Born in 1849, Sir William Osler rose through the ranks of professional medicine eventually becoming one of the world's most renowned physicians. As chair of clinical medicine at the University of Pennsylvania in 1885, he helped found the American Association of Physicians. Later, in 1893, he helped establish the John Hopkins University School of Medicine. In 1905, he was appointed the Regius Chair of Medicine at Oxford University, where, in 1911, he received the honorary title of baronet. Throughout his career as an instructor, Osler developed a philosophy of medicine based on equal parts science and humanism. He insisted students talk and listen directly to patients, supplementing their classroom education with participatory residencies in hospital wards. Meanwhile, his many publications, including the much reprinted textbook, The principles and practices of medicine (1892), significantly contributed to the professionalization of medicine in the late nineteenth century. In addition to his medical career, Osler gained fame for his wit and humor. He published several satirical articles under the pseudonym, "Egerton Yorrick Davis." During his farewell speech at John Hopkins, he infamously suggested retired men should be chloroformed instead of burdening society. The self-deprecating remark made nation headlines, sparked debate, and further elevated Osler's notoriety.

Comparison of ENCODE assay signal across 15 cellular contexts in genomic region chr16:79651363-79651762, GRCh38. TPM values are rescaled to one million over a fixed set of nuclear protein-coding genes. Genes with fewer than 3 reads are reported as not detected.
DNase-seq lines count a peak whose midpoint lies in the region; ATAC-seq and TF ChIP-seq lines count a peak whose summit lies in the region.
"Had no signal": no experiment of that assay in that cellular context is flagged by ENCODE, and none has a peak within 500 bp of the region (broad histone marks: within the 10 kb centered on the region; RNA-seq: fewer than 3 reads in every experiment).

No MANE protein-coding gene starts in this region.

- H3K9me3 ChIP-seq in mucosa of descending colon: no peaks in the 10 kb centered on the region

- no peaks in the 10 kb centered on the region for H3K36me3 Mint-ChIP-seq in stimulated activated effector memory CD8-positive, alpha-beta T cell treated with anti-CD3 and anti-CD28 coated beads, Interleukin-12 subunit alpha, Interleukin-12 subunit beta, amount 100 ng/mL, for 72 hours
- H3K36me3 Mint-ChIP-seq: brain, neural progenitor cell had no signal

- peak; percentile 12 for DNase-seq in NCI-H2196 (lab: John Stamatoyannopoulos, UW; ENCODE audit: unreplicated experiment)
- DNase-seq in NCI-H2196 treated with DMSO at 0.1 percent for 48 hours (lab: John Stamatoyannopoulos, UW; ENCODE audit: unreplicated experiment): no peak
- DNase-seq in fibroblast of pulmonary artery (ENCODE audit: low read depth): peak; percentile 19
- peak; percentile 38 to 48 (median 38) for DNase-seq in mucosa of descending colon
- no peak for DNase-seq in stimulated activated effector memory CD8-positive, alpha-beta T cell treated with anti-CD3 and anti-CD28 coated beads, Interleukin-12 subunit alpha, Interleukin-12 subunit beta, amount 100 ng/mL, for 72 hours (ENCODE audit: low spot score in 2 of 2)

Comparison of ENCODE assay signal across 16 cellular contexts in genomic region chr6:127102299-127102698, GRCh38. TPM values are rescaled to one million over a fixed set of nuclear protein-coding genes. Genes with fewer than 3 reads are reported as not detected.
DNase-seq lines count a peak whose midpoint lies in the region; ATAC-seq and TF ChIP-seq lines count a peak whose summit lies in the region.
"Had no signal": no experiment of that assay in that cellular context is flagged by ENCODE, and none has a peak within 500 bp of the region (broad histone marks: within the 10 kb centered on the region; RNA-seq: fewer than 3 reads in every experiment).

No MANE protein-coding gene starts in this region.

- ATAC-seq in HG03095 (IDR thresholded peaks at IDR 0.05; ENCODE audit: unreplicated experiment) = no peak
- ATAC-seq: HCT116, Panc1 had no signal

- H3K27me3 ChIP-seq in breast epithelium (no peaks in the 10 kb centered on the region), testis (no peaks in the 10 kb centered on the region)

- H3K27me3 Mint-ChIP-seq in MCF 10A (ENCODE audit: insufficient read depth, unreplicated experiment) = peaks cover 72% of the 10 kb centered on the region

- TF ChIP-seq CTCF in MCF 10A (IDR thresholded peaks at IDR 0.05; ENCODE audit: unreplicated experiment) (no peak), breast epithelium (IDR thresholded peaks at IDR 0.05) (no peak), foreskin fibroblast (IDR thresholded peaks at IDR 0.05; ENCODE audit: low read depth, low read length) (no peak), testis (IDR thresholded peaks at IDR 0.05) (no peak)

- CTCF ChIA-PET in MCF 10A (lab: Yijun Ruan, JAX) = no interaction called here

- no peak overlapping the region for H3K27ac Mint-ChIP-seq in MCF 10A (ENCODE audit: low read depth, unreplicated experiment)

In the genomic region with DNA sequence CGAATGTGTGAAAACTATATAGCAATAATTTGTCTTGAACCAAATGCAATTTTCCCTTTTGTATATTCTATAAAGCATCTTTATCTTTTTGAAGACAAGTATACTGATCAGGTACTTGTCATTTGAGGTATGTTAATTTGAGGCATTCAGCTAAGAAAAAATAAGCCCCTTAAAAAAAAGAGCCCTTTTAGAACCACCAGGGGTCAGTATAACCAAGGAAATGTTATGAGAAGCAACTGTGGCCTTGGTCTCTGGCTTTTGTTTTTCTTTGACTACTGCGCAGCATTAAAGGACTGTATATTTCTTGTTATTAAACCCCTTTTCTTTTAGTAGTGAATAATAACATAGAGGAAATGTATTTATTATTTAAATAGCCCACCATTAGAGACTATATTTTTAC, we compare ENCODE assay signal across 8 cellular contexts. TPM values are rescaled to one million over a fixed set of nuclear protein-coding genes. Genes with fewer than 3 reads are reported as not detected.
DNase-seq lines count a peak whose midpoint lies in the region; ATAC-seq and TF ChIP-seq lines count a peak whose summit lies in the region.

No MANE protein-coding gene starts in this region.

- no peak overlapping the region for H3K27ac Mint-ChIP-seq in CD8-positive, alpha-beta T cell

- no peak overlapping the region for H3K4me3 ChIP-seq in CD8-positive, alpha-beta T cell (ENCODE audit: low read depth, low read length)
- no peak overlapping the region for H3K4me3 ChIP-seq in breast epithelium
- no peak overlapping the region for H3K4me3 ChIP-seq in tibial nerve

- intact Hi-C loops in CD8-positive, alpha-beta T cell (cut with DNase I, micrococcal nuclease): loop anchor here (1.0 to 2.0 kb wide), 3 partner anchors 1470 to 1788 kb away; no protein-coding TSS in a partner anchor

Scope and Content
Correspondence forms the bulk of the William Osler papers. These letters are arranged alphabetically by author and span the period from 1893-1939. They include Osler's own correspondence with his former student, C.N.B. Camac, concerning Camac's career and Osler's work. The collection also records the conversations between Osler and the prominent physicians William Sydney Thayer, and Henry Barton Jacobs. Also included are the letters exchanged between Camac, Harvey Cushing, and Lady Grace Revere Gross Osler about William Osler's career and the publishing of his biography. These letters reveal the inner workings of a dedicated scholar and the devotion of his students. Several letters detail the European travels of the Oslers, including postcards from Italy and France and ocean liners such as the Lusitania. Others discuss medical issues ranging from aneurisms to trypanosomiasis and Osler's passion for collecting rare books. There is one folder of miscellaneous correspondence and one letter book of Osler's. One folder includes collected ephemera, mainly newspaper clippings. This material highlights Osler's public persona and medical expertise. A number of obituaries and memorials describe Osler's profound contribution to modern, Western medicine.